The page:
4: Pursuing workplace outreach
In addition to improving current practices, Desire is hoping to get involved in the volunteer and outreach program at Springfield. “It’s a women’s health outreach program, and I’d like to make it more active.” She’ll be working to help people in the community know about the resources available to them. “If they aren’t able to get their medication, why? If they can’t get to the hospital for treatment, why? Do they not have transportation? We’ll arrange it for them. Do they not have the funds for prescriptions? We’ll work with their insurance. Too often, they don’t know what options are out there. It’s our job to help them.”
5: Coming full circle to education
Down the road, Desire sees her love for education allowing her to circle back to the classroom. In particular, she’s interested in teaching pathology and pharmacology so she can apply her expertise in biology. “I want to get my Ph.D. and be the kind of teacher my teachers were for me,” she says. “MCN professors have office hours for their office hours. They will go over it with you until it sticks, sometimes staying here until 6 p.m. so I can get the material. I want to be that person for someone, to provide that kind of care.”
There are few black nursing faculty across the United States, too. “I never had any black professors. I loved my instructors, of course, but nursing needs more black professors and administrators. I want to be a mentor and show other people of color that they can do it.”
Desire already centers education in everything she does. Whether it’s pulling out a whiteboard marker from her jacket to help her classmates understand course material, helping a new mother adjust to breastfeeding, or mentoring young people in her local community, teaching is an essential part of how she cares for others.
6: Making future plans for global impact
Ultimately, Desire plans to extend this care back to Nigeria. “I feel like I need to go back to my roots and implement everything that I’ve learned,” she says. “When I was younger, my mom would take me to visit orphanage homes. They were so run-down. And I wondered, why?”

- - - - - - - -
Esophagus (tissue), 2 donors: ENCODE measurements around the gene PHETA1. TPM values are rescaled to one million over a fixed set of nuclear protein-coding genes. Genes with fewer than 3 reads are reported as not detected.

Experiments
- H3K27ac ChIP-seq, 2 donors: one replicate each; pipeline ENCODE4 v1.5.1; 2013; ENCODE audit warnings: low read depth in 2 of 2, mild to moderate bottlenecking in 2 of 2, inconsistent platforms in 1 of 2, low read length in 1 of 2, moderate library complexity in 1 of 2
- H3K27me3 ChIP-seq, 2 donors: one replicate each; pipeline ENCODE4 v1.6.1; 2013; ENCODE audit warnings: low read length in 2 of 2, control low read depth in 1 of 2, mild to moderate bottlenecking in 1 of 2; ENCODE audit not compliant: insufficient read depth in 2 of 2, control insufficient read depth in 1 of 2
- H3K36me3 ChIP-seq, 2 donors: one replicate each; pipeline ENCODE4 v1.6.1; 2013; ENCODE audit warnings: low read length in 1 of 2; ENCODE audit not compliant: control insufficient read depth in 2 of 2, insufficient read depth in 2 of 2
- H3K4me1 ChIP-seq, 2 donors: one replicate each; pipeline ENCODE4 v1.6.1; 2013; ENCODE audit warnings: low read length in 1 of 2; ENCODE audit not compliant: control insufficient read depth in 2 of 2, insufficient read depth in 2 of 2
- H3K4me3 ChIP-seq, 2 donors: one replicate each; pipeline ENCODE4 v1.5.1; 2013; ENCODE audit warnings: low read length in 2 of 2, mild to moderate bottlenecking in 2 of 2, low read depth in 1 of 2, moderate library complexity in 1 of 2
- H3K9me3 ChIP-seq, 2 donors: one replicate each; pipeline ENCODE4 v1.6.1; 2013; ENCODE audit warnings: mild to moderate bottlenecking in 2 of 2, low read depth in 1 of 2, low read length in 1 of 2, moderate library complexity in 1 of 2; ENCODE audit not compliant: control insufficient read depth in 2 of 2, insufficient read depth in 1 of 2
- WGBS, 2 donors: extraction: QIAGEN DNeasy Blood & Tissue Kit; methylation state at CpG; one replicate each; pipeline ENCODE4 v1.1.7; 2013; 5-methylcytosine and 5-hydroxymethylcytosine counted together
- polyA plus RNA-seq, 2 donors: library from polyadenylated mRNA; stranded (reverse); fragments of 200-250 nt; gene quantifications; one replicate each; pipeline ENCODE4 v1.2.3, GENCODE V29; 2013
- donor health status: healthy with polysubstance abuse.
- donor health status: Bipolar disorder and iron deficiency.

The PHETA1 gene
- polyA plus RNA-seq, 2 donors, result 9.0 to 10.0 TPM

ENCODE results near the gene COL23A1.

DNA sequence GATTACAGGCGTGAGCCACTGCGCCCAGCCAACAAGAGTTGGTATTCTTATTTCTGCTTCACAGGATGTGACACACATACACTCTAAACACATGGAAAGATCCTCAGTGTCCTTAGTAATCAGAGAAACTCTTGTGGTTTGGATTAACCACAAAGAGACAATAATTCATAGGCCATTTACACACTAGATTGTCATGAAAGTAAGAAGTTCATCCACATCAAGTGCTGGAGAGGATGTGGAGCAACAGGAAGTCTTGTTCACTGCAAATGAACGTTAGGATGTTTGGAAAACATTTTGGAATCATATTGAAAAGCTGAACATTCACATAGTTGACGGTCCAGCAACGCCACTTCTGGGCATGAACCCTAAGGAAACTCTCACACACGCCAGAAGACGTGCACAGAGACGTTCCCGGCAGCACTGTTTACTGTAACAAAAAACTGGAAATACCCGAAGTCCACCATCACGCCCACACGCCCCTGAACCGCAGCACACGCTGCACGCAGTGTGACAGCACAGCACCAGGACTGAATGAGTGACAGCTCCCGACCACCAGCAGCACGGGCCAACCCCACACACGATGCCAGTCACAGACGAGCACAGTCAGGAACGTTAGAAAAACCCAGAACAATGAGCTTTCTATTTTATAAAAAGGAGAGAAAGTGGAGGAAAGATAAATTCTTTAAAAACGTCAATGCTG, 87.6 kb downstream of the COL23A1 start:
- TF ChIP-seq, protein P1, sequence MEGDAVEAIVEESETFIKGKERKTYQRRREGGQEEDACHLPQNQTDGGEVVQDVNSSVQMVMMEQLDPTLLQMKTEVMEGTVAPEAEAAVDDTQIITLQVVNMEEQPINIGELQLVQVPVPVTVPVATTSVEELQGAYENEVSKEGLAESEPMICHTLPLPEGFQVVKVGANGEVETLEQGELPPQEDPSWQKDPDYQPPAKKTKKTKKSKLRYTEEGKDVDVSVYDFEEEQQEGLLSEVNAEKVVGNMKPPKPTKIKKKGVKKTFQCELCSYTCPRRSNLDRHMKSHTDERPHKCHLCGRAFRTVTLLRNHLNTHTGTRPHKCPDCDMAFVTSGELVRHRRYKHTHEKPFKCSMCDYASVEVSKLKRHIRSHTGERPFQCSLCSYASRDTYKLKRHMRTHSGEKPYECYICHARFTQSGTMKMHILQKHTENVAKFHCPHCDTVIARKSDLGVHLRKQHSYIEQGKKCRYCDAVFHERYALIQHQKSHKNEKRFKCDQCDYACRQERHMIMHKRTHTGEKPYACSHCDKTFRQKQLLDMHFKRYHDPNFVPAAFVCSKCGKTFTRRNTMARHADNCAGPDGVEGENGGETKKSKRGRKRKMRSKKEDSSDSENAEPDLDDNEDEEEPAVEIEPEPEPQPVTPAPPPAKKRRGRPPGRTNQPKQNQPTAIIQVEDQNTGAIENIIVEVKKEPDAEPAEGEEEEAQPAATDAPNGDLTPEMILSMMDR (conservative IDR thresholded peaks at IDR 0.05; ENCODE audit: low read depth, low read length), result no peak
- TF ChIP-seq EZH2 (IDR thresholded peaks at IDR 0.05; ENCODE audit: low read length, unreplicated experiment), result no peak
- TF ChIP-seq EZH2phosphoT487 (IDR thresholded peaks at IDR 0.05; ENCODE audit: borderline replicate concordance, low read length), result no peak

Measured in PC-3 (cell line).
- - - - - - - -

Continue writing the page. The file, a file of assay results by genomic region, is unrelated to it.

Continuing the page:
That question—“why?”—drives her research and her work to implement real changes in her communities.
“I want to establish my own orphanage and make sure the children have the resources they need,” she says.
This is not just a far-fetched dream; she already has a business proposal for it.
“People in Nigeria are incredibly smart, gifted, and industrious. Not everyone there has the opportunity I do. And if you give someone the chance, it’s amazing what they will do with it. I want those children to have the chances I had.”
7: The spark that lights her way
Some people are never quite sure what they want out of their career. For Desire, she will always be thankful for that spark she felt in the delivery room.
“It was the moment that I’ve been searching for all my life. I used to ask myself, When am I going to know what I want to do? There, that day in the delivery room with tears in my eyes, I thought, This. This is it. I wanted to be a nurse.” She pauses in thought, then smiles. “It takes some people their entire life to find that feeling, you know? I don’t think I would have had that experience anywhere else but here at MCN.”
Now, whatever the goal is, Desire dreams it, then she makes it happen.
“I have the spirit. I have the fire. I’m going to see it through.”
This story was originally printed as part of MCN’s 2019 Commemorative Flame Magazine. To view the full magazine, visit the Mennonite College of Nursing website.